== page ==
Two drug companies have been ordered to pay $67 million over false claims made regarding the efficacy of cancer drug Tarceva, the U.S. Justice Department announced.
The drug is approved for some patients who suffer from non-small cell lung cancer or pancreatic cancer. However, OSI Pharmaceuticals LLC and Genetech Inc. reportedly misled consumers about how effective the drug was in treating non-small cell lung cancer.
This settlement was reached after allegations that between January 2006 and December 2011, the two drug makers promised the product would be effective for non-small cell lung cancer patients. What they failed to disclose was that research had shown it only worked if the patients hadn’t ever smoked or had any sort of mutation in their epidermal growth factor receptor. The latter is a protein that has been traced to the spread of cancerous cells.
Medicaid programs will receive $4.4 million of that settlement amount, while the federal government will receive the rest.
Federal prosecutors alleged the drug companies’ actions were in direct violation of the federal False Claims Act.
The government was alerted to the issue by a former senior product manager at Genetech. His lawsuit asserted the unethical marketing practices employed to increase the number of prescriptions. Those tactics allegedly included kickbacks.
That former product manager will receive about $10 million of the settlement.
Tarceva was first approved by the FDA in 2004 as the first line of treatment for patients with non-small cell lung cancer in very specific cases. Ten years later, its use approval was expanded to include treatment for the metastatic form of the condition. However, internal records showed the company was touting the drug for the latter purpose well before it was actually approved.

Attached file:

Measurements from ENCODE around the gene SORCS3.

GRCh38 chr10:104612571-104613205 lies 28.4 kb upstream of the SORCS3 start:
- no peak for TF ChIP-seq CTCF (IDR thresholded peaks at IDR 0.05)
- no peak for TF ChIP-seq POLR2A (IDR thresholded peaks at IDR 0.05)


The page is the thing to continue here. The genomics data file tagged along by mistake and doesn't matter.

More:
Federal prosecutors released a statement after the settlement was announced, outlining how misleading statements by drug companies can harm patients.
The companies, while agreeing to the settlement, have not agreed to admit wrongdoing – a fact that could prove a sticking point in any future Tarceva injury litigation. The Justice Department was careful to say the settlement only resolves the allegations it raised, and isn’t indicative of how future liability lawsuits will play out.
There is very little evidence to show that if patients used to smoke or if they had this growth factor receptor mutation that the drug will work for them. The FDA chastised the companies in 2012 for “drastically overstating” how well the product works for all patients. Although the drug costs $31,000 a year per patient, the benefits are reportedly only nominal.
Consumers are entitled to accurate information about the drugs they take so they can make informed choices about their own health care and well-being. Failure to warn or risks or to mislead patients about a drug’s efficacy could be grounds for a product liability lawsuit if it resulted in an injury.
Both defendants in the case have since been purchased by other firms – OSI by Japanese company Astellas Pharma and Genetech by Swiss firm Hoffman-La Roche AG.
Since 2009, the federal government has collected nearly $30 billion in False Claims cases, with more than $18 billion of that stemming from fraud within the health care industry.
If you are the victim of Massachusetts product liability, call the Law Offices of Jeffrey S. Glassman for a free and confidential appointment — (617) 777-7777.
Genetech/ OSI fined $67 million for skewing cancer-drug survival data, June 8, 2016, By Nicole Gray, BioPharmaDive.com
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